NEWBURYPORT — C. Bruce Brown, former city councilor and father of U.S. Sen. Scott Brown, died yesterday. He was 75.
C. Bruce Brown, whose first name was Claude, had suffered from Parkinson’s disease and had been hospitalized or in assisting living facilities in recent months.
The death was announced by the senator’s office. Funeral details were incomplete at press time.
Brown served as a city councilor in Newburyport for more than a decade, though he had a lengthy interregnum between tenures.
He was a city councilor from 1970 to 1973, serving as representative from Ward 2. From 1972-73, he was the president of the council.
Brown served again from 1992 to 2001, representing Ward 1 and his home community of Plum Island. He was president of the council briefly in 1997.
“Bruce was a likable, friendly guy,” said Erford Fowler, who served on the City Council with Brown in the ‘90s.
“On the council, he would listen the views of his constituents, but he would vote his own mind. He and I didn’t always agree, but we got along well.”
Frank Cousins, Essex County sheriff who served on the council with Brown in the ‘90s, said, “I liked Bruce. He advocated for Plum Island, and he gave a lot of time to the community.
“He was a great supporter of Yankee Homecoming. And he did a lot for the Jimmy Fund, and for public housing. He supported many activities in the city.”
Former Mayor George Lawler, another municipal leader who worked with Brown in the ‘90s, said, “He did a good job for the people in Ward I, and was easy to work with. I enjoyed serving with him.”
Family friends say that Brown discovered Newburyport while stationed a Pease Air Force Base in Portsmouth, N.H., in the late ‘50s.
During his working life, he sold insurance and advertising, and at one time opened a country store in Salisbury.
He also ran a tourist boat on the Merrimack River, the Sabino.
“I knew Bruce first at Pease,” said Fowler. “We spent a lot of time at the gym together — he played basketball and I played baseball, but we both hung around the gym a lot. He was an active guy.”
After his tenure on the council in the early ‘70s, Brown moved to western Massachusetts. Regarding public life, he ran for the Statehouse there but was defeated, friends recall.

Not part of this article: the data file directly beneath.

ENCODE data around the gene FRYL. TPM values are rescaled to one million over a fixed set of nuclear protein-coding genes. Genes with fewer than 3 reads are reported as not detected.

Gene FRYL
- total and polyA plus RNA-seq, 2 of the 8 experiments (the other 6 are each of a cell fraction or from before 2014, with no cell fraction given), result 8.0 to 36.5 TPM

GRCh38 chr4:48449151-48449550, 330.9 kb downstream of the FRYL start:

He returned to Newburyport, and in terms of civic life, he ran for the House against Cousins in 1992 in the Republican primary.
“I beat him, but it was a good campaign,” said Cousins yesterday. “We never had a bad word as a result of that race, and we always worked together well.”
Brown was remembered yesterday as a contributor to the community.
Judy Lacroix, former chairwoman of Yankee Homecoming, praised Brown for his work with that event.
“Bruce was a great volunteer, and he organized the annual collection at the parade for the Jimmy Fund,” she said.
Her son, Jason LaCroix, who himself was chairman of Yankee Homecoming, said, “Scott was chairman in 1982, and was on the board for many years. He was devoted to the Jimmy Fund collection at the parade, and only gave it up when his health deteriorated.
“He will be missed.”
When Scott Brown ran for the Senate two years ago, Brown was active in putting up signs and introducing his son to friends in the community.
“Bruce and Scott came to City Hall when Scott was running,” said Richard Jones, city clerk. “They worked well together, and Bruce was very much behind the campaign.”
The work on the campaign appeared to strengthen the bond between father and son.
Brown divorced when Scott Brown was 1. Scott Brown mostly lived in Wakefield with his mother, but spent portions of the summer on Plum Island with his father.
“Growing up, my relationship with my dad was a complicated one,” Brown said in a statement.
“As we have both matured, our relationship, respect and love for each other also matured. He was a good man with a big heart.
“Gail, Ayla and Arianna and I are thankful for his wife, Peggy, her family and their unwavering love for him during his final days. I will miss his guidance and sense of humor.”
Tom O’Brien, president of the City Council who once served with Brown, said, “I also had the pleasure of serving with Bruce on the Housing Authority and his input has been missed in the past months due to his illness and his not being not able to attend meetings.
“He always had the constituents and residents on his mind and worked to make their lives better. It will be a great loss.”